Crown Prince Sado

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Crown Prince Sado
Hangul 장조
Hanja 莊祖
Revised Romanization Jangjo
McCune–Reischauer Changjo
Posthumous name
Hangul 사도 세자
Hanja 思悼
Revised Romanization Sado Seja
McCune–Reischauer Sado Seja

Crown Prince Sado (13 February 1735 – 12 July 1762) was born as the second son of the Korean King Yeongjo of Joseon, as well as being born the royal heir as a result of the early and youthful death of his older brother, Prince Hyojang, in 1728. However Sado was not given an opportunity to reign and was executed by placement in a rice chest.


History indicates Sado suffered from mental illness; accused of randomly killing people in the palace and being a serial rapist.[citation needed] By court rules King Yeongjo could not kill his son by his own hands. As a result, Yeongjo, with the consent of Sado's mother, Lady Yi, issued a royal decree that ordered Sado climb into and be sealed within a large wooden rice chest on a hot July day in 1762. After eight days, Sado died.[1]

Conspiracy theory[edit]

During the 19th century, there were rumors that Prince Sado had not been mentally ill, but had been framed; however, these rumors are contradicted by his wife, Lady Hyegyeong, in The Memoirs of Lady Hyegyeong. Sado's death remains an issue of debate as to whether his death was a retribution for his actual misconduct or if he was the victim of a conspiracy by his political opponents.


Crown Prince Sado was buried on Mt BaebongSan in Yangju. In 1789, his body was moved by his son King Jeongjo, to its current location, then called Hyeollyungwon near Suwon, 30 kilometers south of Seoul. Hwaseong Fortress, as it is now known, was built from 1794-1796 by King Jeongjo, specifically to memorialize and honor his father's tomb.[2][better source needed] In 1816, Lady Hyegyeong died and was buried with her husband.

In 1899, Prince Sado and Lady Hyegyeong were posthumously elevated in status and given the titles Emperor Yangjo and Empress Heonyeong. Their tomb was upgraded accordingly and renamed Yungneung.[3][better source needed]


  • Father: Yeongjo of Joseon (영조), the 21st King
  • Mother: Royal Noble Consort Yeong of the Jeoneui Yi clan (영빈 이씨, 1696–1764)[4][5]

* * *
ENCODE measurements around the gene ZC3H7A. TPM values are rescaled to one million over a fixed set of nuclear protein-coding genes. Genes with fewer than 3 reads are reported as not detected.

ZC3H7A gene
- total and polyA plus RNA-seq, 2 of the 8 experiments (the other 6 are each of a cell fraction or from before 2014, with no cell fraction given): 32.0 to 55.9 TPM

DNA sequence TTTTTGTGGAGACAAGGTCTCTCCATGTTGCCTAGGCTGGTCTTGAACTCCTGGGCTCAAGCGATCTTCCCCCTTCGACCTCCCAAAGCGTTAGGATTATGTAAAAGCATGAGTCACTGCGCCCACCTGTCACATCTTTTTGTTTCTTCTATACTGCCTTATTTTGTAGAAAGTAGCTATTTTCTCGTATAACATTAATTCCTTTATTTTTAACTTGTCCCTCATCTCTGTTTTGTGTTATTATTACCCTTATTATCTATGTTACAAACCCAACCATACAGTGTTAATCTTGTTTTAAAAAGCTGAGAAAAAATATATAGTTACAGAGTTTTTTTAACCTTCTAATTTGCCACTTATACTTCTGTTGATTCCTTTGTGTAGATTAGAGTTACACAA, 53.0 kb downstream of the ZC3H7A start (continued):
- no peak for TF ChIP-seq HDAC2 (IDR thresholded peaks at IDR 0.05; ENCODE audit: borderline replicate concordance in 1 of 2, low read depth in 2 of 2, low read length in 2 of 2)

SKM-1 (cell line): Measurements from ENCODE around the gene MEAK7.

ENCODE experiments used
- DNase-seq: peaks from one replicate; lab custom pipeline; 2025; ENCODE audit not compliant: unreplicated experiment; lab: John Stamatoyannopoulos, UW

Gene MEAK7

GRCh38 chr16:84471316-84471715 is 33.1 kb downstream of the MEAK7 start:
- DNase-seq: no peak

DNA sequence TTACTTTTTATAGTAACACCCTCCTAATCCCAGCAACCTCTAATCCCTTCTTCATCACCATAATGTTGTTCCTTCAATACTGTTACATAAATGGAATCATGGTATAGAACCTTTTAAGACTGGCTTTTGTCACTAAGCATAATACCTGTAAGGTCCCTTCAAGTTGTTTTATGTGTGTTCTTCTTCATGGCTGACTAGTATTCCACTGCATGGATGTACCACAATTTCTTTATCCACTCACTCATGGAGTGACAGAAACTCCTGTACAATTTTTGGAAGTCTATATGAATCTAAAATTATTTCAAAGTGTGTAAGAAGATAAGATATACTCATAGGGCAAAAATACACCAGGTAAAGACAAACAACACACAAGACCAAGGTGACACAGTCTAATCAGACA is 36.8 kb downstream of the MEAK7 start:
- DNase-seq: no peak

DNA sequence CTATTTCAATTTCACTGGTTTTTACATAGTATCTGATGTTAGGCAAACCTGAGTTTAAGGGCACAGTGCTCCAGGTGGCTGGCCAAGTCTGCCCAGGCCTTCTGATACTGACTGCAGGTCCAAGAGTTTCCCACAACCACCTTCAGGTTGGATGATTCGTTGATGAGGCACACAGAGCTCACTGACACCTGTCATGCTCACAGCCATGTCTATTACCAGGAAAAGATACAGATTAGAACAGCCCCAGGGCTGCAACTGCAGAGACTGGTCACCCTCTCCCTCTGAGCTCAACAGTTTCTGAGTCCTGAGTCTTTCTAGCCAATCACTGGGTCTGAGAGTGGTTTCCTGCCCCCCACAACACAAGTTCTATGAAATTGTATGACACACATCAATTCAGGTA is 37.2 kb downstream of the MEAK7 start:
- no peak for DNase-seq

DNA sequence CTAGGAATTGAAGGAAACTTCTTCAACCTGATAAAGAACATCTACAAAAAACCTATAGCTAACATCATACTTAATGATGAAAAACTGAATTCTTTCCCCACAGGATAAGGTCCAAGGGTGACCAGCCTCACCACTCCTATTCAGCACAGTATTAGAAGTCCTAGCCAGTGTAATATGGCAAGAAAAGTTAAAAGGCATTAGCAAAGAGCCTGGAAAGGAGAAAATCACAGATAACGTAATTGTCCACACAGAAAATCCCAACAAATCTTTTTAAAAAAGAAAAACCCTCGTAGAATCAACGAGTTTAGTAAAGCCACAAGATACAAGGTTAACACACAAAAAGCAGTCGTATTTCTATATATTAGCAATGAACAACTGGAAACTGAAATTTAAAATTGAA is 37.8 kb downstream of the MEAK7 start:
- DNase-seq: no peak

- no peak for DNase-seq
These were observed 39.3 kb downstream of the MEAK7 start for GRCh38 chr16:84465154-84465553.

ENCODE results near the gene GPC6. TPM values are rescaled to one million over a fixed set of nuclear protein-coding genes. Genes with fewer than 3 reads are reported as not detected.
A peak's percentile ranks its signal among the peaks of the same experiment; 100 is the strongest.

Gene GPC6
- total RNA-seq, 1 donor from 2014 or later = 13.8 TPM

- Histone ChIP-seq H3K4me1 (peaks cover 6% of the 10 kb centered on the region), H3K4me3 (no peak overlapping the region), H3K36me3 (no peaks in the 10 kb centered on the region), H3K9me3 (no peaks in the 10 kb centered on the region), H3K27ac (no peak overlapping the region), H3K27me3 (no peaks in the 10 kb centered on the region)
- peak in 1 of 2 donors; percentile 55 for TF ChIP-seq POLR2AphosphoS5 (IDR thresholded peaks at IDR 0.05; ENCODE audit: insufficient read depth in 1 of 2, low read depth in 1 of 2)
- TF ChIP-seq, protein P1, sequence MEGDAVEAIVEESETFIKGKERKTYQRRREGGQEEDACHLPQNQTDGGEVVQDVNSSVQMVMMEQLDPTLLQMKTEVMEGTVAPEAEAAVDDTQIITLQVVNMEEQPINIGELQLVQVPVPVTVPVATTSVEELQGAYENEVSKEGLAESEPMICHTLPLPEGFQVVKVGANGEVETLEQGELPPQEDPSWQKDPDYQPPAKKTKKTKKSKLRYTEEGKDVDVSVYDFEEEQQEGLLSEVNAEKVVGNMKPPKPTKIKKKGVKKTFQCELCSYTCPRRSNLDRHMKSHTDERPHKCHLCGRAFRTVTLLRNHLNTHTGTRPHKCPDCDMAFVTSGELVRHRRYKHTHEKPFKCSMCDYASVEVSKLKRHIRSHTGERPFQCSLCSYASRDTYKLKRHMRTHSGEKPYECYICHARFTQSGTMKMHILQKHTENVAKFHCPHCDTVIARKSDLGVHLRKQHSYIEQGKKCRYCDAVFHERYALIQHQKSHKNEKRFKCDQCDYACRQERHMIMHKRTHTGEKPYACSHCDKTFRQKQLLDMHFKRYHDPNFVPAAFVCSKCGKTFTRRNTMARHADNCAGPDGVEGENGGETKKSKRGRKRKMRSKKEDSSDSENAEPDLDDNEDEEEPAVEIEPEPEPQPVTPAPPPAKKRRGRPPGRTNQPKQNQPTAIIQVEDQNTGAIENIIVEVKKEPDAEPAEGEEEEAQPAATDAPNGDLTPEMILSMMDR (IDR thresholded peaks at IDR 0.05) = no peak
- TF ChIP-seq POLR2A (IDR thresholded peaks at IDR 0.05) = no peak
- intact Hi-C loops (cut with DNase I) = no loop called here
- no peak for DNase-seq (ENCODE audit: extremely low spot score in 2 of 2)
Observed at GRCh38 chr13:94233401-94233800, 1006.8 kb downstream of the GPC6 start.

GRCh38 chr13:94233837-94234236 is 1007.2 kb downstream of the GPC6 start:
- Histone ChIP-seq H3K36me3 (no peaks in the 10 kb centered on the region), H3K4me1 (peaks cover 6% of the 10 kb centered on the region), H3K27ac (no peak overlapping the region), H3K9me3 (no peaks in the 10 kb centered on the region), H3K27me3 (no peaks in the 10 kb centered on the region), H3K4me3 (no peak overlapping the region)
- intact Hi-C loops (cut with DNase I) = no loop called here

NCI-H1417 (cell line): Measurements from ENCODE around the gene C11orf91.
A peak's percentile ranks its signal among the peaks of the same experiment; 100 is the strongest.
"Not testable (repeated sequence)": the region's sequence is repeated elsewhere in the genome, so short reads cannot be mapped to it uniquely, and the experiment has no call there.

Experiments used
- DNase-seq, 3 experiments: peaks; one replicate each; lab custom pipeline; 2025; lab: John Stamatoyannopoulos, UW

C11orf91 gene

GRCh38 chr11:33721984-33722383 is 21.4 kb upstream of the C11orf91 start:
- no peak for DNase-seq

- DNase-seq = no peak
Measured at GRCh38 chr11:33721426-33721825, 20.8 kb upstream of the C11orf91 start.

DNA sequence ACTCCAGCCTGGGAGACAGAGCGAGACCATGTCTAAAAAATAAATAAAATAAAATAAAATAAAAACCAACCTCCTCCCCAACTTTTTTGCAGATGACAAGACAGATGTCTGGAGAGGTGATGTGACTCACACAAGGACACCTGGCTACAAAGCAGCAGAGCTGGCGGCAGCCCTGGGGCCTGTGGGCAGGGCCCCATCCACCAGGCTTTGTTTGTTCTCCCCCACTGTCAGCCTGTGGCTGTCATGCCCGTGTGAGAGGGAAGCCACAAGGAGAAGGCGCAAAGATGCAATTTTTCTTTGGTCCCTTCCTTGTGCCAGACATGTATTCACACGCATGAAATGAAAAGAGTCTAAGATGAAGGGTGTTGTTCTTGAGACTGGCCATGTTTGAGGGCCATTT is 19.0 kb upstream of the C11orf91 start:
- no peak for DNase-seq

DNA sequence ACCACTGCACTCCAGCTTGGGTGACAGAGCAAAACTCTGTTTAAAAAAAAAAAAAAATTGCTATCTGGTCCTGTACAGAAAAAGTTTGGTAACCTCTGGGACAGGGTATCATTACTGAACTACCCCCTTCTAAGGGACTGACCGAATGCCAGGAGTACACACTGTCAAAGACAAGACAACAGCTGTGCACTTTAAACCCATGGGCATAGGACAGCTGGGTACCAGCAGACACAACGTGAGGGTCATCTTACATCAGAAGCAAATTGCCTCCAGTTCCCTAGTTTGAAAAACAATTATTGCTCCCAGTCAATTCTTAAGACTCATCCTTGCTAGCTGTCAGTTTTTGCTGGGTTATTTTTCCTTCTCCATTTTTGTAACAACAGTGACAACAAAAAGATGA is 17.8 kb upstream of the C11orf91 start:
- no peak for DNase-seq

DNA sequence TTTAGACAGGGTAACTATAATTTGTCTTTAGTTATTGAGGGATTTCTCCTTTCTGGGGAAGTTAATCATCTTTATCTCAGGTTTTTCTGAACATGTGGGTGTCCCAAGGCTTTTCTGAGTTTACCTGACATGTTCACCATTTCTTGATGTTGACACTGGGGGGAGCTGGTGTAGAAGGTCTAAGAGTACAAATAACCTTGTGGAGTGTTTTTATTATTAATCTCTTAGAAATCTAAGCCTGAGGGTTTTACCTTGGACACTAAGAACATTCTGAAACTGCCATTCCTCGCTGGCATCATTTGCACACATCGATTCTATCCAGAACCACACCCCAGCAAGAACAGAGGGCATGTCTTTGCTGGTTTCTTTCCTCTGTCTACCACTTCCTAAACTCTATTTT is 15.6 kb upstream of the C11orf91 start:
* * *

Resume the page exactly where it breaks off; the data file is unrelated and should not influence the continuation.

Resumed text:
• Consorts:
  1. Lady Hyegyeong of the Poongsan Hong clan, 혜경궁 홍씨, 1735–1816). Daughter of Hong Bong-han (홍봉한) —great-great-grandson of Princess JeongMyoung (1603-1685), the only legitimate daughter of King Seonjo— and Lady Yi of the Hansun Yi clan. Dignified as Queen Heongyeong 헌경왕후 in 1899 by emperor Gojong of Korea.
    1. Prince Successor Uiso (의소세자, 1750–1752)
    2. Jeongjo of Joseon (1752-1800), Prince Successor Descendant (왕세손), the 22nd King (정조)
    3. Princess Cheongyeon (청연공주, 1754-1821)
    4. Princess Cheongseon (청선공주, 1756–1802)
  2. Royal Noble Consort Suk of the Im clan (숙빈 임씨)
    1. Prince Euneon (은언군, 1754–1801). Grandfather of Cheoljong, the 25th King (철종)
    2. Prince Eunshin (은신군, 1755–1771). Posthumous step-father of Prince Namyeon and, therefore, ancestor of Gojong, the 26th King (고종)
  3. Royal Noble Consort Gyeong of the Park clan (경빈 박씨)
    1. Prince Eunjeon (은전군, 1759–1778)
    2. Princess Cheonggeun (청근옹주, 1758–1792)

His full posthumous name[edit]

  • Prince Successor Sado Sudeok Dongyeong Hongin Gyeongji Jangryun Ryungbeom Kimyeong Changhyu Jangheon
  • 사도수덕돈경홍인경지장륜륭범기명창휴장헌세자
  • 思悼綏德敦慶弘仁景祉章倫隆範基命彰休莊獻世子

His imperial posthumous name[edit]

  • Ui Emperor Jangjo
  • 장조의황제
  • 莊祖懿皇帝



  1. ^ The Memoirs of Lady Hyegyeong (한중록, 閑中錄)
  2. ^ "Wikipedia:Hwaseong Fortress". Retrieved 28 July 2011. 
  3. ^ "Wikipedia:Yungneung and Geolleung". Retrieved 28 July 2011. 
  4. ^ Daughter of Yi Yoo Beon (이유번) and Madame Gim
  5. ^ Also known as Lady Seonhui

External links[edit]